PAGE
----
I am sorry that I am kind of ranting here with this post. But I am trying to work a few out for which I have strong and conflicting feelings about.

Another contributing factor (to porn problems) is the watering down of the Church's teaching on marital values and the lack of teaching on the sins against marriage. The contraceptive mentality ( including abusive use of NFP) has made sex more about pleasure and bonding (which used to be secondary not primary) rather than about the simple truth that is for creating new life (hint that is why it is pleasurable). Real authentic sex is now optional, no consequence sex is now the norm.

50 years ago catechisms and examinations of conscience listed refusing a spouse relations without good reason (very strict list or reasons ie danger of death or current infidelity) was a mortal sin. You would have a hard time finding this in any modern materials. Why? perhaps because it incompatible with things such as NFP. I am not saying that men have nor should be excused from porn problems because of their spouse refusing relations, but that we live in a society where both spouses have never been taught the about what is right and wrong in marriage. Neither party seems to know that after marriage their body is no longer their own. A man (or women) who uses porn thinks they have a right for their bodies to provide themselves pleasure. In marriage your spouse has a right to your body. Your body does not have a right to pleasure in an of itself (whether thru porn or acting out lust for one's own spouse).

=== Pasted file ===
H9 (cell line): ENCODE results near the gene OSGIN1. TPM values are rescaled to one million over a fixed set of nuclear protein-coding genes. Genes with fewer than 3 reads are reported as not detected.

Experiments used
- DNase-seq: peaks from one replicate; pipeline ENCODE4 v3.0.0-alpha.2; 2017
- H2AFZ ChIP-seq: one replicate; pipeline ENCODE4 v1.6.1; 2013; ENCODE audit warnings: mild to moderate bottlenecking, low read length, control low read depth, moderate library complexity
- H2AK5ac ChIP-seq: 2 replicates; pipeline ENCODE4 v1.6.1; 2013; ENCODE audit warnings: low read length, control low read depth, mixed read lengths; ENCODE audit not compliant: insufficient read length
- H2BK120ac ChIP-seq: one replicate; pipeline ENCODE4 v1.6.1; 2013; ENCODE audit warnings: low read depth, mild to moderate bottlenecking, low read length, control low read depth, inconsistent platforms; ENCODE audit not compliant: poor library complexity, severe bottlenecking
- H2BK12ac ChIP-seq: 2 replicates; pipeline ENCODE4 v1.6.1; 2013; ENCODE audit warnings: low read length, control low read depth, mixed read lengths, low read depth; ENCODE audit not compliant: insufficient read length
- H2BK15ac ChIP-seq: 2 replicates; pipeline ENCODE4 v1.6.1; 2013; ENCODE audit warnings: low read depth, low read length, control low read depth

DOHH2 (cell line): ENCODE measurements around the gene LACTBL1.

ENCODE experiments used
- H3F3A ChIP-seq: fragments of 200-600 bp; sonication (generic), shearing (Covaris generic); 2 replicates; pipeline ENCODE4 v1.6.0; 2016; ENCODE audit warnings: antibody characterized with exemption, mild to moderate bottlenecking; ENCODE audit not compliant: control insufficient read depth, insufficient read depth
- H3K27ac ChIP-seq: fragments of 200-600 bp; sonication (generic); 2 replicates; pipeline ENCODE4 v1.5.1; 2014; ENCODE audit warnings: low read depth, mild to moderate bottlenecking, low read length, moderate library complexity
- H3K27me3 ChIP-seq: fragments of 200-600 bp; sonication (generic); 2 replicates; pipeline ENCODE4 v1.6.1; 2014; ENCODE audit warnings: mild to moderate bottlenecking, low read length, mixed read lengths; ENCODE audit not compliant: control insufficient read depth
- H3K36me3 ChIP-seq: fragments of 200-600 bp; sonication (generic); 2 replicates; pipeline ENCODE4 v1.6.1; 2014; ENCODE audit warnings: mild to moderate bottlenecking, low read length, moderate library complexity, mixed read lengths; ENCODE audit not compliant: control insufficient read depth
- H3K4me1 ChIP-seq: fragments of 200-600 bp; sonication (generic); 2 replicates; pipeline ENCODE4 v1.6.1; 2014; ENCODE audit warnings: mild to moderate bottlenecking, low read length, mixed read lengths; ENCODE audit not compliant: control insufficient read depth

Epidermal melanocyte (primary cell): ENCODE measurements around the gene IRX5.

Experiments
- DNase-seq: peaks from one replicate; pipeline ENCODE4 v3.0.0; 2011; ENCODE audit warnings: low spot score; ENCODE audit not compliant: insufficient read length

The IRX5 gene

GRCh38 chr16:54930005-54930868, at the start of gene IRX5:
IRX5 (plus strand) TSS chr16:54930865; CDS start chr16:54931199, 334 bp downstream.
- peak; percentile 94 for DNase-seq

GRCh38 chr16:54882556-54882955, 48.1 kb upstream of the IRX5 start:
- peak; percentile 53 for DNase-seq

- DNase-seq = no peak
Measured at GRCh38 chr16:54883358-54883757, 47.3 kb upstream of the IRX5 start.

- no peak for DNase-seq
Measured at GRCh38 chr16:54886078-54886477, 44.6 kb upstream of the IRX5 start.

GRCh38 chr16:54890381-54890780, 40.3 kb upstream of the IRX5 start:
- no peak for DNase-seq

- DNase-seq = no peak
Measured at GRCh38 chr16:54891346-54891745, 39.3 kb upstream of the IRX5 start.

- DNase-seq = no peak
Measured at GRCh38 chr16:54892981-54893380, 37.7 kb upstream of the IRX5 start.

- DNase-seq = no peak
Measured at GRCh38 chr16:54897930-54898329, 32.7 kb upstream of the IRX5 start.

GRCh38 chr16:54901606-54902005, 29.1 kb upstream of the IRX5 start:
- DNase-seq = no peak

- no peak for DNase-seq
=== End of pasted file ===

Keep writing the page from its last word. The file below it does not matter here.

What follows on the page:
One thing that seems to surprise me is the amount of outrage about porn (very justified) compared to the lack of any kind of outrage regarding the us of the pill(need more outrage). They are both very similar in my eyes.

Again sorry for ranting a little.

[/quote]

How many men never looked at porn until they got married and found that they weren't going to have sexual relations as often as they would like? I don't believe that a man who has never made women mere objects of his desires just magically starts doing that after marriage. Just as rape is not primarily about sex, and therefore is not cured by finding the rapist a wife, pornography is not going to be cured when every husband is guaranteed to have relations with his wife whenever he feels like it.

How many couples use NFP to avoid future pregnancies over the objections of the husband? Some, undoubtedly, but really...how many?